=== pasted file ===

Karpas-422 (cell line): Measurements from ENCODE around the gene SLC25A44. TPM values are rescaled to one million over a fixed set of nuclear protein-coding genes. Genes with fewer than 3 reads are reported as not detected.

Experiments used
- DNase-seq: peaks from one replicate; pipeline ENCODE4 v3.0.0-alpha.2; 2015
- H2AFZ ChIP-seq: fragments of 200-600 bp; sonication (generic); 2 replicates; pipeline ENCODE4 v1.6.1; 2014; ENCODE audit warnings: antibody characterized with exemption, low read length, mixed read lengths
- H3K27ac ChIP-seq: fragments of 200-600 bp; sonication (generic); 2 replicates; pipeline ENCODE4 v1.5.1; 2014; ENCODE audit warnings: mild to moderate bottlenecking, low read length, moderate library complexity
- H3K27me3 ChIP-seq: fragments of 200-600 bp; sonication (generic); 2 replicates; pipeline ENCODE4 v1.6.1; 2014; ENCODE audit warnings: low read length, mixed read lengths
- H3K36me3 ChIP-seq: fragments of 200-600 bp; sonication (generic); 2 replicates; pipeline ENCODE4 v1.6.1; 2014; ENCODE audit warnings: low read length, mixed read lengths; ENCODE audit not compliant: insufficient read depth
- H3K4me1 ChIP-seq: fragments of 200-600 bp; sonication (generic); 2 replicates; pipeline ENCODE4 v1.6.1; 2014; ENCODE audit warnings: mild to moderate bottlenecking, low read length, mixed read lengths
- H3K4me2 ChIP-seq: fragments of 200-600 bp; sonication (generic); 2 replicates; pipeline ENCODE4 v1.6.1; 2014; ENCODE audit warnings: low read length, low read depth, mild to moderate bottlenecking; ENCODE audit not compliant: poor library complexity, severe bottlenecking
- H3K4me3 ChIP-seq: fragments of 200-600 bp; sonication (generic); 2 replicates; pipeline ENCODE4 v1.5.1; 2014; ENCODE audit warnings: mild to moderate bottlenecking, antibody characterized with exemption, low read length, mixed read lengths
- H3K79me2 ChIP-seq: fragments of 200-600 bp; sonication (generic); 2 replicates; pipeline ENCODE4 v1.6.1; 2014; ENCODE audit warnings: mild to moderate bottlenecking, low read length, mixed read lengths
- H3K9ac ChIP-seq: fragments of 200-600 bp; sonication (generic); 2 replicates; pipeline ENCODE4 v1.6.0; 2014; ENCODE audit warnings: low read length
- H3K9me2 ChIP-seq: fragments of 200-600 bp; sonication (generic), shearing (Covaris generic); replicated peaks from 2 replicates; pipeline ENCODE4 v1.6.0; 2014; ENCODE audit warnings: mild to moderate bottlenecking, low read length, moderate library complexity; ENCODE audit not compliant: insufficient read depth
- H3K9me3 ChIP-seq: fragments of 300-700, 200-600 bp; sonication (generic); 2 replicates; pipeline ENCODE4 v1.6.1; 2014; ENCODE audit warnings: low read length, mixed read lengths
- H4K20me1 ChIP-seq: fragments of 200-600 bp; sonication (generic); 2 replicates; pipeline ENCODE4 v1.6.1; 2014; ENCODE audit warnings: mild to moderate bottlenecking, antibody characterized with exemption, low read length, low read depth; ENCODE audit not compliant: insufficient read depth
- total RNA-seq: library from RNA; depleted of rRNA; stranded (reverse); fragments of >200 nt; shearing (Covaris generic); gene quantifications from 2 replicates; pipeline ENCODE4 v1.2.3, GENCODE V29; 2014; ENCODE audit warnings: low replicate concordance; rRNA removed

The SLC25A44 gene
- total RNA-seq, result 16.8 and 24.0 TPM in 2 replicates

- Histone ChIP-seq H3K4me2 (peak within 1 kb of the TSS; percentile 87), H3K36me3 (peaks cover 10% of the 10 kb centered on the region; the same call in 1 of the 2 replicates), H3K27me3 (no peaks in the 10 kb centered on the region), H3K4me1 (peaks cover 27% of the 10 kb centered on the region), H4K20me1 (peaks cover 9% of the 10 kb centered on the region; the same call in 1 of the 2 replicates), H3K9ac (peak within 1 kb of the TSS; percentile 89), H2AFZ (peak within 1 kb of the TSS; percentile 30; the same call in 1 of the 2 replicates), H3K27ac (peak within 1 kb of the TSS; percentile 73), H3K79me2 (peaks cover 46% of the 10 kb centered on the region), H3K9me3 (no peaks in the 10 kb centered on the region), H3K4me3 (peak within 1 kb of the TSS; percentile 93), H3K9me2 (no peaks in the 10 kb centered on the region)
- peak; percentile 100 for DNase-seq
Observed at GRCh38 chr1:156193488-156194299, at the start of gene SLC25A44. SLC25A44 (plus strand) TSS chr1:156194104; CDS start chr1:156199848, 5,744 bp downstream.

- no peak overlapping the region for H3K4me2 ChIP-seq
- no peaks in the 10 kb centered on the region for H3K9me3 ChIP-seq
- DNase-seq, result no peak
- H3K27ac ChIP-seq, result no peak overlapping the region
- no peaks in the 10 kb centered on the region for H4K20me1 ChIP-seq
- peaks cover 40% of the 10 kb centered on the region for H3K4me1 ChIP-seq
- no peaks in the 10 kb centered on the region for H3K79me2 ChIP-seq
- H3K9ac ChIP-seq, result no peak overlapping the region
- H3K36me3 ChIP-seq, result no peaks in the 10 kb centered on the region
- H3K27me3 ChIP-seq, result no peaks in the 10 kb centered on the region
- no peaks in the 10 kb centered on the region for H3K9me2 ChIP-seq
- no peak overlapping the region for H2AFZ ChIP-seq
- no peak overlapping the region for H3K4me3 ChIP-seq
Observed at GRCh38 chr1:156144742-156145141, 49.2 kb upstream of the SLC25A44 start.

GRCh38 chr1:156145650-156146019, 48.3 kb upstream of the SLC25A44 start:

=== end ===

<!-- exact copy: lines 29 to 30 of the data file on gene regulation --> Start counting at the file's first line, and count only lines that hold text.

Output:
- H3K9ac ChIP-seq, result no peak overlapping the region
- H3K36me3 ChIP-seq, result no peaks in the 10 kb centered on the region